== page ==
IDEAS home Printed from https://ideas.repec.org/a/oup/oxecpp/v70y2018i4p950-973..html
   My bibliography  Save this article

What makes you ‘super-rich’? New evidence from an analysis of football players’ wages

Author

Listed:
  • Vincenzo Carrieri
  • Francesco Principe
  • Michele Raitano

Abstract

This article investigates the influence of performance, popularity, and bargaining power on ‘super-earnings’ using a unique panel dataset of Italian football players built on various sources of data. Using OLS, Panel, and Unconditional Quantile regression techniques, we find that detailed measures of these factors are all significantly associated with higher wages. Popularity dominates all the other factors at the right tail of earnings distribution, and the agent’s power contributes mostly to allocate players in richer teams. These new findings challenge the interpretations of super-earnings based only on very talented workers who ‘win and take all’.

Suggested Citation

  • Vincenzo Carrieri & Francesco Principe & Michele Raitano, 2018. "What makes you ‘super-rich’? New evidence from an analysis of football players’ wages," Oxford Economic Papers, Oxford University Press, vol. 70(4), pages 950-973.
  • Handle: RePEc:oup:oxecpp:v:70:y:2018:i:4:p:950-973.
    as

    Download full text from publisher

    File URL: http://hdl.handle.net/10.1093/oep/gpy025
    Download Restriction: Access to full text is restricted to subscribers.

    As the access to this document is restricted, you may want to search for a different version of it.

    Citations

    Citations are extracted by the CitEc Project, subscribe to its RSS feed for this item.
    as


    Cited by:

    1. Anil Özdemir & Helmut Dietl & Giambattista Rossi & Robert Simmons, 2020. "Are Workers Rewarded for Inconsistent Performance?," Working Papers 386, University of Zurich, Department of Business Administration (IBW).
    2. Rachel Scarfe & Carl Singleton & Paul Telemo, 2020. "Extreme wages, performance and superstars in a market for footballers," Economics Discussion Papers em-dp2020-04, Department of Economics, Reading University.

    More about this item

    JEL classification:

    • C23 - Mathematical and Quantitative Methods - - Single Equation Models; Single Variables - - - Models with Panel Data; Spatio-temporal Models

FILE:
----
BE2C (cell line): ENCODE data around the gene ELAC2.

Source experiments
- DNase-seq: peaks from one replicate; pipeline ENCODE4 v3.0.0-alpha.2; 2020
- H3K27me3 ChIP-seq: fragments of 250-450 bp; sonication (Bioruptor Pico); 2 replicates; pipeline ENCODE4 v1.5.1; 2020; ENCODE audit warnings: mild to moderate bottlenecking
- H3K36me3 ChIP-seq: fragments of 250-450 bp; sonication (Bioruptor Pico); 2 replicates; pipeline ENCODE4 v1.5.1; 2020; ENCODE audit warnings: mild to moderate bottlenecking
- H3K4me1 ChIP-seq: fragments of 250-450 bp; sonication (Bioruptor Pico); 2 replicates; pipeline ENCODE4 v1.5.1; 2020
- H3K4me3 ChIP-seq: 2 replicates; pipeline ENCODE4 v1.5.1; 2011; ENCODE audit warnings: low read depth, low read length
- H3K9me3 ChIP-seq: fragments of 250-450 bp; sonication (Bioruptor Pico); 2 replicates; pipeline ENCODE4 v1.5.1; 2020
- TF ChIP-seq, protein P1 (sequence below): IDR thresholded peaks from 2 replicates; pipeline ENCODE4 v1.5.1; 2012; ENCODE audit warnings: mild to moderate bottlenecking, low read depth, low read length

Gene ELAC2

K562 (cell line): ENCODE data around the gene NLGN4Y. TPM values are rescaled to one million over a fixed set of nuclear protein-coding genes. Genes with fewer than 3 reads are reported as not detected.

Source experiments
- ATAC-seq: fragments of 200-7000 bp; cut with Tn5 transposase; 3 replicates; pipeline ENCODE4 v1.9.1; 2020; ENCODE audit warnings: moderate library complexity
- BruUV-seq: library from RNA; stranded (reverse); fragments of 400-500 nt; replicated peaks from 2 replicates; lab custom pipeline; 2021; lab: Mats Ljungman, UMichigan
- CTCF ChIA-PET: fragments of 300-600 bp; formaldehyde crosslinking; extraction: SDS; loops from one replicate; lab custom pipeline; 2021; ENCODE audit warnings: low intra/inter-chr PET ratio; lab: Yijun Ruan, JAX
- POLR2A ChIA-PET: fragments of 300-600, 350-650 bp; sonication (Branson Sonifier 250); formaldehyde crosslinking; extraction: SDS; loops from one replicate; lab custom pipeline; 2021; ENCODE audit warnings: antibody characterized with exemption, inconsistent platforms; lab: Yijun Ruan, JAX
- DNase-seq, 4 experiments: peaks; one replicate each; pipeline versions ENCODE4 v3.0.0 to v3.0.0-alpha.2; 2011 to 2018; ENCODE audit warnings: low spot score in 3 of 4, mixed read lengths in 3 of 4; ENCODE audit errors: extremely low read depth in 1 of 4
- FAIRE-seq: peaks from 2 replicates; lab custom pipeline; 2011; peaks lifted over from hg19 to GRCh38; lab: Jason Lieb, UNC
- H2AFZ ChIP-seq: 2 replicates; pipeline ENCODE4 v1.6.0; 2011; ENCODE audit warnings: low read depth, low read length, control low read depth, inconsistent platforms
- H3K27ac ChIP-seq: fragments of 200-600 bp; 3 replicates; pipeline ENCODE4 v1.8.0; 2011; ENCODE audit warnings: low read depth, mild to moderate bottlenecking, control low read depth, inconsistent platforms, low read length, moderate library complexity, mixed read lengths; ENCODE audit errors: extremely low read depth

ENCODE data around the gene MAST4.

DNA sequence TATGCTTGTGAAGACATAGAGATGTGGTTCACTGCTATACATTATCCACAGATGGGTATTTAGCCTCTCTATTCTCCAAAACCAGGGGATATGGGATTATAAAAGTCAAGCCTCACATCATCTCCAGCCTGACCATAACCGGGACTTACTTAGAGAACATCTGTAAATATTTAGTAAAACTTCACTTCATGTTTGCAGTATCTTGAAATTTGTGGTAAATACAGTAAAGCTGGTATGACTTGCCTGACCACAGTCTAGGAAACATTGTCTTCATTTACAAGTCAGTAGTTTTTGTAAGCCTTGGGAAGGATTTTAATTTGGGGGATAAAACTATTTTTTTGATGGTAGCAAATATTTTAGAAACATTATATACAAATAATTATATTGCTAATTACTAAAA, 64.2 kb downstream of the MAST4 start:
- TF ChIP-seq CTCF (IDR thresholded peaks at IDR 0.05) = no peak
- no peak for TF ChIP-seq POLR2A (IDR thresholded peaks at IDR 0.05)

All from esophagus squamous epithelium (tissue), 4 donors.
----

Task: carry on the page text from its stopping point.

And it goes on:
• D31 - Microeconomics - - Distribution - - - Personal Income and Wealth Distribution
    • J24 - Labor and Demographic Economics - - Demand and Supply of Labor - - - Human Capital; Skills; Occupational Choice; Labor Productivity
    • J31 - Labor and Demographic Economics - - Wages, Compensation, and Labor Costs - - - Wage Level and Structure; Wage Differentials
    • L83 - Industrial Organization - - Industry Studies: Services - - - Sports; Gambling; Restaurants; Recreation; Tourism

    Statistics

    Access and download statistics

    Corrections

    All material on this site has been provided by the respective publishers and authors. You can help correct errors and omissions. When requesting a correction, please mention this item's handle: RePEc:oup:oxecpp:v:70:y:2018:i:4:p:950-973.. See general information about how to correct material in RePEc.

    For technical questions regarding this item, or to correct its authors, title, abstract, bibliographic or download information, contact: (Oxford University Press) The email address of this maintainer does not seem to be valid anymore. Please ask Oxford University Press to update the entry or send us the correct email address or (Christopher F. Baum). General contact details of provider: https://academic.oup.com/oep .

    If you have authored this item and are not yet registered with RePEc, we encourage you to do it here. This allows to link your profile to this item. It also allows you to accept potential citations to this item that we are uncertain about.

    We have no references for this item. You can help adding them by using this form .

    If you know of missing items citing this one, you can help us creating those links by adding the relevant references in the same way as above, for each refering item. If you are a registered author of this item, you may also want to check the "citations" tab in your RePEc Author Service profile, as there may be some citations waiting for confirmation.

    Please note that corrections may take a couple of weeks to filter through the various RePEc services.

    IDEAS is a RePEc service hosted by the Research Division of the Federal Reserve Bank of St. Louis . RePEc uses bibliographic data supplied by the respective publishers.